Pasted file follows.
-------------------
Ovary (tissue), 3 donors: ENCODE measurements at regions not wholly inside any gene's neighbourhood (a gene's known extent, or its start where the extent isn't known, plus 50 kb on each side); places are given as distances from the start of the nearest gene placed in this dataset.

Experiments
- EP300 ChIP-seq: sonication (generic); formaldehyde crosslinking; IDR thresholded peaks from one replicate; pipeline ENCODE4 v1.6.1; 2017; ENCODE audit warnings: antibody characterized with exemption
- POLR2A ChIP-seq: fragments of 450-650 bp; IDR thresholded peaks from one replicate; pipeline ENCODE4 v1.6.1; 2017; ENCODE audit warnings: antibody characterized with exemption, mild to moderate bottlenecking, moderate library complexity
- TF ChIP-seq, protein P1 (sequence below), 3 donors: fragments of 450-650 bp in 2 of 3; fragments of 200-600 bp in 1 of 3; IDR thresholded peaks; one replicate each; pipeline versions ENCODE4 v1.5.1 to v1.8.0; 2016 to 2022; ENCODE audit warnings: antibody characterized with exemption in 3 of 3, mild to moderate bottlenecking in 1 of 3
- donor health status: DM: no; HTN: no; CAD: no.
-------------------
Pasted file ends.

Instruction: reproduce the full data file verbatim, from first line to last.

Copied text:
Ovary (tissue), 3 donors: ENCODE measurements at regions not wholly inside any gene's neighbourhood (a gene's known extent, or its start where the extent isn't known, plus 50 kb on each side); places are given as distances from the start of the nearest gene placed in this dataset.

Experiments
- EP300 ChIP-seq: sonication (generic); formaldehyde crosslinking; IDR thresholded peaks from one replicate; pipeline ENCODE4 v1.6.1; 2017; ENCODE audit warnings: antibody characterized with exemption
- POLR2A ChIP-seq: fragments of 450-650 bp; IDR thresholded peaks from one replicate; pipeline ENCODE4 v1.6.1; 2017; ENCODE audit warnings: antibody characterized with exemption, mild to moderate bottlenecking, moderate library complexity
- TF ChIP-seq, protein P1 (sequence below), 3 donors: fragments of 450-650 bp in 2 of 3; fragments of 200-600 bp in 1 of 3; IDR thresholded peaks; one replicate each; pipeline versions ENCODE4 v1.5.1 to v1.8.0; 2016 to 2022; ENCODE audit warnings: antibody characterized with exemption in 3 of 3, mild to moderate bottlenecking in 1 of 3
- donor health status: DM: no; HTN: no; CAD: no.